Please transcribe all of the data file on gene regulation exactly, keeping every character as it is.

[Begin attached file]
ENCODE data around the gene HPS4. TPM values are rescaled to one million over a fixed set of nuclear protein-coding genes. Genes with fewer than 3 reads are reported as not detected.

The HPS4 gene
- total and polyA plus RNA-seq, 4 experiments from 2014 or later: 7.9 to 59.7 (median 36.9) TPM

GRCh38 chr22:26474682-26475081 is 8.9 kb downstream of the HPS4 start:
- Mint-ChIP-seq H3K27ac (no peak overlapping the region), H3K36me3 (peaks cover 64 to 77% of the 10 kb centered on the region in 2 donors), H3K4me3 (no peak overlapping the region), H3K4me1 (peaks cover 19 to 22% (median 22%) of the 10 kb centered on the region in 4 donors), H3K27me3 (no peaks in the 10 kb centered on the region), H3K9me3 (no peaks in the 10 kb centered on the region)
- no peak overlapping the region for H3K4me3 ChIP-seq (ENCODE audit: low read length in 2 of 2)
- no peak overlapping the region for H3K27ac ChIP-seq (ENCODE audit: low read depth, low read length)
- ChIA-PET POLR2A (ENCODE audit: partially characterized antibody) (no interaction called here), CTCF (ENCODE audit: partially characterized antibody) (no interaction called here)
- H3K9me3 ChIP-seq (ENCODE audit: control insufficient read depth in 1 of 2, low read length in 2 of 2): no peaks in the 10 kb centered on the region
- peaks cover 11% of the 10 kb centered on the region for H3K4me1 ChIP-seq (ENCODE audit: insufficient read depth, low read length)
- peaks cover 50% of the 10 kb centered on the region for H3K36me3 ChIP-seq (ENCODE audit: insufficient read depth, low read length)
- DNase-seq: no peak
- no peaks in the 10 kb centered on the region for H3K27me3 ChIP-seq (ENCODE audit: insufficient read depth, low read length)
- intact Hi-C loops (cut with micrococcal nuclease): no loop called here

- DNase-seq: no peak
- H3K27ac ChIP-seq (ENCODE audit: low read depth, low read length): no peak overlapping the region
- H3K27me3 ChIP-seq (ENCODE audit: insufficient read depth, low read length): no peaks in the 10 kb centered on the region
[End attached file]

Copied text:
ENCODE data around the gene HPS4. TPM values are rescaled to one million over a fixed set of nuclear protein-coding genes. Genes with fewer than 3 reads are reported as not detected.

The HPS4 gene
- total and polyA plus RNA-seq, 4 experiments from 2014 or later: 7.9 to 59.7 (median 36.9) TPM

GRCh38 chr22:26474682-26475081 is 8.9 kb downstream of the HPS4 start:
- Mint-ChIP-seq H3K27ac (no peak overlapping the region), H3K36me3 (peaks cover 64 to 77% of the 10 kb centered on the region in 2 donors), H3K4me3 (no peak overlapping the region), H3K4me1 (peaks cover 19 to 22% (median 22%) of the 10 kb centered on the region in 4 donors), H3K27me3 (no peaks in the 10 kb centered on the region), H3K9me3 (no peaks in the 10 kb centered on the region)
- no peak overlapping the region for H3K4me3 ChIP-seq (ENCODE audit: low read length in 2 of 2)
- no peak overlapping the region for H3K27ac ChIP-seq (ENCODE audit: low read depth, low read length)
- ChIA-PET POLR2A (ENCODE audit: partially characterized antibody) (no interaction called here), CTCF (ENCODE audit: partially characterized antibody) (no interaction called here)
- H3K9me3 ChIP-seq (ENCODE audit: control insufficient read depth in 1 of 2, low read length in 2 of 2): no peaks in the 10 kb centered on the region
- peaks cover 11% of the 10 kb centered on the region for H3K4me1 ChIP-seq (ENCODE audit: insufficient read depth, low read length)
- peaks cover 50% of the 10 kb centered on the region for H3K36me3 ChIP-seq (ENCODE audit: insufficient read depth, low read length)
- DNase-seq: no peak
- no peaks in the 10 kb centered on the region for H3K27me3 ChIP-seq (ENCODE audit: insufficient read depth, low read length)
- intact Hi-C loops (cut with micrococcal nuclease): no loop called here

- DNase-seq: no peak
- H3K27ac ChIP-seq (ENCODE audit: low read depth, low read length): no peak overlapping the region
- H3K27me3 ChIP-seq (ENCODE audit: insufficient read depth, low read length): no peaks in the 10 kb centered on the region